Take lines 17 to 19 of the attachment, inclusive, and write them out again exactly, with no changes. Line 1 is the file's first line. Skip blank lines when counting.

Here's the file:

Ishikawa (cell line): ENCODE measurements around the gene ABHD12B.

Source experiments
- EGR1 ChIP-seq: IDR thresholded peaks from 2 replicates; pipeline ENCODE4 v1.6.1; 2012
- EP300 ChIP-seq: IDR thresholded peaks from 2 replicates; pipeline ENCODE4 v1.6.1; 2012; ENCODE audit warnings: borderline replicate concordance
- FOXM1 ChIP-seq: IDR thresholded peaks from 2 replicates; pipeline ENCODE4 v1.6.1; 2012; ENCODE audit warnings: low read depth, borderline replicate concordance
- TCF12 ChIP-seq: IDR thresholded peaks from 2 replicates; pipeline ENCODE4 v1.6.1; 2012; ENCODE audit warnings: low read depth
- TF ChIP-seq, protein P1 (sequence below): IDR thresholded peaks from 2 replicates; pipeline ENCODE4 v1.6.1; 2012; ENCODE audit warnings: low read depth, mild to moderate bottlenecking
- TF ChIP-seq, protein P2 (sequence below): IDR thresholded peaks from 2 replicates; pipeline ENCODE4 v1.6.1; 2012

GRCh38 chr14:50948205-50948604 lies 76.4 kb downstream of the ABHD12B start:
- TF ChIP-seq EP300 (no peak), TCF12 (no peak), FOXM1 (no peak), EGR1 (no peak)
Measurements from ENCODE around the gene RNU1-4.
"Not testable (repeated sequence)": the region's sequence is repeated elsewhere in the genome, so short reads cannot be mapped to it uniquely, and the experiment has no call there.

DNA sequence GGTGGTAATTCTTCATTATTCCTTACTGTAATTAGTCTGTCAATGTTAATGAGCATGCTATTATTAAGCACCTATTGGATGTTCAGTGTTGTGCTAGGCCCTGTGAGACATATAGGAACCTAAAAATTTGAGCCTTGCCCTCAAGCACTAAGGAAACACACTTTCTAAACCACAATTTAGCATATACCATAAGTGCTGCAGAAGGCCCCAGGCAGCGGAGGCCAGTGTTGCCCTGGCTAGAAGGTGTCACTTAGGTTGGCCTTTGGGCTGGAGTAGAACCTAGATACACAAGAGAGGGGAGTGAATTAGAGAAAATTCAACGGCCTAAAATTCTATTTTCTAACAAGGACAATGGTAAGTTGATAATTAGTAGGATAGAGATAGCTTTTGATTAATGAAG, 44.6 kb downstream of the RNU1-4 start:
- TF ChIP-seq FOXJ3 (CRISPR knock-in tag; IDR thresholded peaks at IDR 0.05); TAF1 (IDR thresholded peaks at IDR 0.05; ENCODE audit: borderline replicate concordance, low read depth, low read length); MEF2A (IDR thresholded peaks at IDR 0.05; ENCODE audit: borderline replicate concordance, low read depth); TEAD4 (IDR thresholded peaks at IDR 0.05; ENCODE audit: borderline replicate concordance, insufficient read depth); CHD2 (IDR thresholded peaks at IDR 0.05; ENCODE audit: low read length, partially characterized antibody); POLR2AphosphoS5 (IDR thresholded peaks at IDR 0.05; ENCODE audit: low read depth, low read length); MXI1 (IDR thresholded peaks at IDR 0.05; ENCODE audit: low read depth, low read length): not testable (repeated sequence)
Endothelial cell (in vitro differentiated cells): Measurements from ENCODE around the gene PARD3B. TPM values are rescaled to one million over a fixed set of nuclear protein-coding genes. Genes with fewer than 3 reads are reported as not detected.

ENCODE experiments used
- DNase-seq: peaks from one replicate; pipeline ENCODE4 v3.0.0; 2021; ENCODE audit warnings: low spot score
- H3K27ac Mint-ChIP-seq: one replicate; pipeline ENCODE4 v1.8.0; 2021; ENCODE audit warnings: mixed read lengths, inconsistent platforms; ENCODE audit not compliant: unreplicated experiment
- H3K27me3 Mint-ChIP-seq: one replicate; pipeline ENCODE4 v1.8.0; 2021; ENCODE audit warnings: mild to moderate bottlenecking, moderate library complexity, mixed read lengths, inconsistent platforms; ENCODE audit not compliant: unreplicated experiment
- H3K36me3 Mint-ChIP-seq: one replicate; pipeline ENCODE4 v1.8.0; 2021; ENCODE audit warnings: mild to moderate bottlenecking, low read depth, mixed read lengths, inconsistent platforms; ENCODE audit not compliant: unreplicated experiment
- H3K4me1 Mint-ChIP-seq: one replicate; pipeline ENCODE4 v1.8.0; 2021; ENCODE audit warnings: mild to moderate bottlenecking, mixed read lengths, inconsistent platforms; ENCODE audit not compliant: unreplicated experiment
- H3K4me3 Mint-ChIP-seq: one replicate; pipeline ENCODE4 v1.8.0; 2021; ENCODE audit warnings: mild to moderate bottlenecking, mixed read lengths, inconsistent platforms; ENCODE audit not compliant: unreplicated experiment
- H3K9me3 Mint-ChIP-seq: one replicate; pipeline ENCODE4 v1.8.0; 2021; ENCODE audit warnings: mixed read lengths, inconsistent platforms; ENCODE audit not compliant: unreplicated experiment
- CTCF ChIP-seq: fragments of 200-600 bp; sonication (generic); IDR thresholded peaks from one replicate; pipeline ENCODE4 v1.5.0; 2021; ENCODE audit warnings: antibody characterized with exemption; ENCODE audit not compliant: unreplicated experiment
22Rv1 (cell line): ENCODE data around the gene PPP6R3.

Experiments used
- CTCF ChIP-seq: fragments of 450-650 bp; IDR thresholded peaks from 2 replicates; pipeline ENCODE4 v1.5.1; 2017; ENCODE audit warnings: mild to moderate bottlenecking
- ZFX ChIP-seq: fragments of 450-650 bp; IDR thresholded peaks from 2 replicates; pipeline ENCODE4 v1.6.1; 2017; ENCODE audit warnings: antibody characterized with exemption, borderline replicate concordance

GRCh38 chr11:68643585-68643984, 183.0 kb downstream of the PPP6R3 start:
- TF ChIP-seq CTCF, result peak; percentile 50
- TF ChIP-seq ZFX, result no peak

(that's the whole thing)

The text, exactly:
- DNase-seq: peaks from one replicate; pipeline ENCODE4 v3.0.0; 2021; ENCODE audit warnings: low spot score
- H3K27ac Mint-ChIP-seq: one replicate; pipeline ENCODE4 v1.8.0; 2021; ENCODE audit warnings: mixed read lengths, inconsistent platforms; ENCODE audit not compliant: unreplicated experiment
- H3K27me3 Mint-ChIP-seq: one replicate; pipeline ENCODE4 v1.8.0; 2021; ENCODE audit warnings: mild to moderate bottlenecking, moderate library complexity, mixed read lengths, inconsistent platforms; ENCODE audit not compliant: unreplicated experiment